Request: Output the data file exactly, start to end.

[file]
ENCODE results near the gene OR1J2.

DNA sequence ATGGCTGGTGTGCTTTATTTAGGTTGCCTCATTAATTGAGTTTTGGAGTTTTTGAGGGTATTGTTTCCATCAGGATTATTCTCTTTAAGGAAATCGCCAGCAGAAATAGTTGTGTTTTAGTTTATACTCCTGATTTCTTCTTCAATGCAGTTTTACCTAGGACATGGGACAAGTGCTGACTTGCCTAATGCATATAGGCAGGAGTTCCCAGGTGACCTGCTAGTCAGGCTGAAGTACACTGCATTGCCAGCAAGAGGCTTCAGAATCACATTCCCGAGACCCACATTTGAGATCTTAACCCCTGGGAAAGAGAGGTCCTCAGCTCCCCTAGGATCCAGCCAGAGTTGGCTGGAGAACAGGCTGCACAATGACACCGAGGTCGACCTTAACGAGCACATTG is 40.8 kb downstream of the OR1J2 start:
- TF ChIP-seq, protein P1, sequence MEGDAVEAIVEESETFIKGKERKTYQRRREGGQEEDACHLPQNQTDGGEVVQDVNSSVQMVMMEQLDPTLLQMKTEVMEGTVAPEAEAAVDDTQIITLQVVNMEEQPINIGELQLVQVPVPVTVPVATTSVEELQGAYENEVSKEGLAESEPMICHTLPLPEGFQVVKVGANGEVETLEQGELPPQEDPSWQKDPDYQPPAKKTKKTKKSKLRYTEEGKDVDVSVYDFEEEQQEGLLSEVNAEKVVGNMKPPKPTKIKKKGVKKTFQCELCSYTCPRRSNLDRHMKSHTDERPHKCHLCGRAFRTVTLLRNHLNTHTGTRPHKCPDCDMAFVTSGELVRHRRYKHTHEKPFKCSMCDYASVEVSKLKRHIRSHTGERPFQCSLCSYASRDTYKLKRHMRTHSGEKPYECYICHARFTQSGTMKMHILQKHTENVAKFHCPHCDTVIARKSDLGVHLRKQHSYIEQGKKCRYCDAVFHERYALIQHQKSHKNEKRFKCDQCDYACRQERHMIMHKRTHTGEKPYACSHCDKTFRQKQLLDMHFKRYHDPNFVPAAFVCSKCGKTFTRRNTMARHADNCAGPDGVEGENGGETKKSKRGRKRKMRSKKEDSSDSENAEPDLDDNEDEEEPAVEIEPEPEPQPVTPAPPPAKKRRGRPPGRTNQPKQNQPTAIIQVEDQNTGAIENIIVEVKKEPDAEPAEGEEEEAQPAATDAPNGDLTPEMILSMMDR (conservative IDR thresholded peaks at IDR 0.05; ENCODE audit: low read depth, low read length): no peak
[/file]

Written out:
ENCODE results near the gene OR1J2.

DNA sequence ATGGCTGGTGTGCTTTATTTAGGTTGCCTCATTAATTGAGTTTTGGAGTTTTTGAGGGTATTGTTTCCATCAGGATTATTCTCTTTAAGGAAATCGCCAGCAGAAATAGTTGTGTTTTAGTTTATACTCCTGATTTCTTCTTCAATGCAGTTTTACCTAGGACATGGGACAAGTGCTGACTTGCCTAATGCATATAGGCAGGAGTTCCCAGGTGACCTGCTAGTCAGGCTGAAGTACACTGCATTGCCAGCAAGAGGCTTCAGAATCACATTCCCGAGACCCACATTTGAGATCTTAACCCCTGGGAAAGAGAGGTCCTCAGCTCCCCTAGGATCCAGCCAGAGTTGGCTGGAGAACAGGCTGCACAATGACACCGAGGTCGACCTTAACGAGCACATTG is 40.8 kb downstream of the OR1J2 start:
- TF ChIP-seq, protein P1, sequence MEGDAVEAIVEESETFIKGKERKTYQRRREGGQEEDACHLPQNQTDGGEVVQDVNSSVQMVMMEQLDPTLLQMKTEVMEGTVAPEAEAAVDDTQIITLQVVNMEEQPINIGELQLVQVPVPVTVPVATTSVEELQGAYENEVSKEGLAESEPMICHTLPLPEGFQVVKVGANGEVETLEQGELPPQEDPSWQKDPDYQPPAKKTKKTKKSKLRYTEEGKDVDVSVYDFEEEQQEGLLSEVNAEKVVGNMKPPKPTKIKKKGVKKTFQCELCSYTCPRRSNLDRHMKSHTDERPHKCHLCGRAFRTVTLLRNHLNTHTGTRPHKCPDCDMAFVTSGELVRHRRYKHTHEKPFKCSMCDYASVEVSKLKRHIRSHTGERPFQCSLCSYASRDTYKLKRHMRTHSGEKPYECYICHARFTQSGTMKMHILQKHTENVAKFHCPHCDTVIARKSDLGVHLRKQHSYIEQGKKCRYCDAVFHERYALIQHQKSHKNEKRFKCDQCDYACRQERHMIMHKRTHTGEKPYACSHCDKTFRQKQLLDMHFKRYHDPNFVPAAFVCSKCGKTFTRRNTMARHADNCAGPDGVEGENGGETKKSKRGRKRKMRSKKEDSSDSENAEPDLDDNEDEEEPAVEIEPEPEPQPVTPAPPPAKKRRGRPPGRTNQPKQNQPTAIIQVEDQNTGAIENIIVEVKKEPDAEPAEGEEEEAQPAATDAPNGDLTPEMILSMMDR (conservative IDR thresholded peaks at IDR 0.05; ENCODE audit: low read depth, low read length): no peak